Former Maryland man confirmed to lead U.S. health department

The Senate voted largely along party lines Wednesday to confirm a former Marylander as President Donald J. Trump’s head of the U.S. Department of Health and Human Services.

Alex Azar, an Indianapolis man who grew up in Salisbury, will succeed Tom Price, a former congressman from Georgia who resigned last year following his use of private jets.

The Senate voted 55-43 to confirm Azar.

Azar, an outspoken critic of Obamacare, will take over the department at a time when the Trump administration has successfully unwound portions of the Affordable Care Act — including a requirement that everyone carry some form of insurance or face a tax penalty.

That effort, however, has the potential to further destabilize health insurance markets, including in Maryland, and Azar will have a hand in addressing the impact.

Azar worked most recently as the president of Lilly USA, the U.S. affiliate of drug giant Eli Lilly and Company. He was a deputy secretary of HHS under President George W. Bush.

“Mr. Azar knows HHS inside and out following his tenure there under President George W. Bush, and I’m confident that he will hit the ground running as secretary,” Rep. Andy Harris, a Baltimore County Republican who represents the Eastern Shore said in a statement.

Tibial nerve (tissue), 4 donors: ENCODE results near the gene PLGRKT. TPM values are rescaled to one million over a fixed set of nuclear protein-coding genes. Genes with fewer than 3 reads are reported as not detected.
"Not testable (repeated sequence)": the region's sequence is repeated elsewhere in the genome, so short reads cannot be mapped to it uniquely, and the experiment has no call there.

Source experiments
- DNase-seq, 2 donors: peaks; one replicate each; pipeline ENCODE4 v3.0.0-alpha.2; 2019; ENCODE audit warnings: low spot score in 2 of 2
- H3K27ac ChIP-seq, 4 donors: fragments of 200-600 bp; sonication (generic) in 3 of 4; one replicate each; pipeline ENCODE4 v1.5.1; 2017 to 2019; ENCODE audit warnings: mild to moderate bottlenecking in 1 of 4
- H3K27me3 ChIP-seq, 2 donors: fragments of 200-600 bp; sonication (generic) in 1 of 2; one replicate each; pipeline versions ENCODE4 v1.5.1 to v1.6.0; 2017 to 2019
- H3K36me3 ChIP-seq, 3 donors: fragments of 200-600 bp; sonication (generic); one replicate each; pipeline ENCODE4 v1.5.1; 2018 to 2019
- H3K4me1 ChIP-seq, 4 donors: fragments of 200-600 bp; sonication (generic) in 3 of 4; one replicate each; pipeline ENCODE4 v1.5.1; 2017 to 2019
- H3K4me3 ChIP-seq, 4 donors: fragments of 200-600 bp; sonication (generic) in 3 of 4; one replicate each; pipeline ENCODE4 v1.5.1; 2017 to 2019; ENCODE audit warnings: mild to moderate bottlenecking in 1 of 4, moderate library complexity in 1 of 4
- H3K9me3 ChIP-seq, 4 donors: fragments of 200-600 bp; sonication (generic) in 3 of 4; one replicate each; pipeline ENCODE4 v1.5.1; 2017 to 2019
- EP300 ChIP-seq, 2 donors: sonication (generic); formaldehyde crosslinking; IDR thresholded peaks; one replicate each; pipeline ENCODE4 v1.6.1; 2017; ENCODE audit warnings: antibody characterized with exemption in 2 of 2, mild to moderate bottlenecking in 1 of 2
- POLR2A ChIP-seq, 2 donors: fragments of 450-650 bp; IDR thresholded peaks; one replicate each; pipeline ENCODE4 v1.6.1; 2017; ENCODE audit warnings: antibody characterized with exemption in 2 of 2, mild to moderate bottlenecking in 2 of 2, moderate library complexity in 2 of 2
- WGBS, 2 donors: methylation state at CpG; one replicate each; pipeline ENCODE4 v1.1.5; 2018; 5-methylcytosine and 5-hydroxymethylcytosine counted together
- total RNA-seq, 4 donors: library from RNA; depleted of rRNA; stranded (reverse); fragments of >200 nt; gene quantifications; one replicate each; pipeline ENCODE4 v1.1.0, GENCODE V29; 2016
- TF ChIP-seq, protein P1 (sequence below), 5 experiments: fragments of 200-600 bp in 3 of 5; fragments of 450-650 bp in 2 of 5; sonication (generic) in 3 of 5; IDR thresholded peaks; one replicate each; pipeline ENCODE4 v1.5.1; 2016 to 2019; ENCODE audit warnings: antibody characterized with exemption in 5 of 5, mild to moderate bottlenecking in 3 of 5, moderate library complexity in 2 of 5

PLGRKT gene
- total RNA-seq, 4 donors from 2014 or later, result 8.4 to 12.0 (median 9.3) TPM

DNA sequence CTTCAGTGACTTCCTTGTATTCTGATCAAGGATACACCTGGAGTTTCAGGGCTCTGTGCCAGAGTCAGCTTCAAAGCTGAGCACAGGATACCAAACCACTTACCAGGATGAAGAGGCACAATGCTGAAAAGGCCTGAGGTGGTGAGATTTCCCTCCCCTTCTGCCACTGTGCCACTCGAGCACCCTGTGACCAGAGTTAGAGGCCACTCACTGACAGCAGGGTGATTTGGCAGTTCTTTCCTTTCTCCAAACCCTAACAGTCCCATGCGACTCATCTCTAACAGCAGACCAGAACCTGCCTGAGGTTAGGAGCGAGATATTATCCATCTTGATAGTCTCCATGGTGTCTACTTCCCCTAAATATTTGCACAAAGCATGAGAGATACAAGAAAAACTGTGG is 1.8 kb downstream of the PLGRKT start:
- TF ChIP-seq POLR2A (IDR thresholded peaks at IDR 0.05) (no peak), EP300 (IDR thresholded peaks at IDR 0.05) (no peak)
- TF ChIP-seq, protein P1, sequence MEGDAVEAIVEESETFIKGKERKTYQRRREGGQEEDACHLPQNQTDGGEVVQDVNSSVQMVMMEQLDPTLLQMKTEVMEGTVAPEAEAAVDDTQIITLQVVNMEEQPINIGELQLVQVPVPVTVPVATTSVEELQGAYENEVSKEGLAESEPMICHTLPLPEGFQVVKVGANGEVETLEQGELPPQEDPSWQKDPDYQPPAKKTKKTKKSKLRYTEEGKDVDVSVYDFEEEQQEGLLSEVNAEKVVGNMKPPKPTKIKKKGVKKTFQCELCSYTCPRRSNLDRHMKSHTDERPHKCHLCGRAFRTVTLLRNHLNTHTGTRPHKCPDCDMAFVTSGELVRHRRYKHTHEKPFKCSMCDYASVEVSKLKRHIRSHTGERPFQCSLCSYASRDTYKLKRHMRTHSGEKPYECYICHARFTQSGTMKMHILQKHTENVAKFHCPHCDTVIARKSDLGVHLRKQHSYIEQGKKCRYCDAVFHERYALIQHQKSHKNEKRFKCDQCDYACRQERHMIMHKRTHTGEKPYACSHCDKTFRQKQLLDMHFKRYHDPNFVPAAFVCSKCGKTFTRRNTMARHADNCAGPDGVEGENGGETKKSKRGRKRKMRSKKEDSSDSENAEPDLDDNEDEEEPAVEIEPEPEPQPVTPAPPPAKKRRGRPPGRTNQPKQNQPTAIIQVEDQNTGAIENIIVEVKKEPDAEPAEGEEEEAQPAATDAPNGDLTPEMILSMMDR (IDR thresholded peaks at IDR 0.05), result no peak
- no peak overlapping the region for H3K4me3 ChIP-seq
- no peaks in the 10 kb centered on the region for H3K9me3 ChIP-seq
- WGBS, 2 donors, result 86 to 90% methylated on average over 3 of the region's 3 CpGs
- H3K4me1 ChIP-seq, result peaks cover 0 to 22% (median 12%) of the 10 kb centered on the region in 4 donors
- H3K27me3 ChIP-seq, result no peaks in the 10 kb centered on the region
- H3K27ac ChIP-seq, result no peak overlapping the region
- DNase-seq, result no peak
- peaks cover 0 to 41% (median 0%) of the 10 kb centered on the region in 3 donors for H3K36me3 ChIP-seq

“I congratulate Secretary Azar on his appointment and look forward to working with him as we continue our efforts to repeal and replace Obamacare and lower the cost of healthcare for hard-working Americans.”

Azar’s father, Dr. Alex Azar, has practiced ophthalmology on the Eastern Shore since 1976.

A 50-year-old Ivy League-educated lawyer, Azar says he has four main priorities for the health department: help curb the cost of prescription drugs; make health insurance more affordable and available; continue bipartisan efforts to focus Medicare payments on quality; and confront the opioid addiction epidemic.

“I don't have pharma's policy agenda,” he told the Senate Health, Education, Labor and Pensions Committee. “This is the most important job I will have in a lifetime, and my commitment is to the American people.”

Sen. Rand Paul of Kentucky was the only Republican to vote against the nomination.

The Associated Press contributed to this article.

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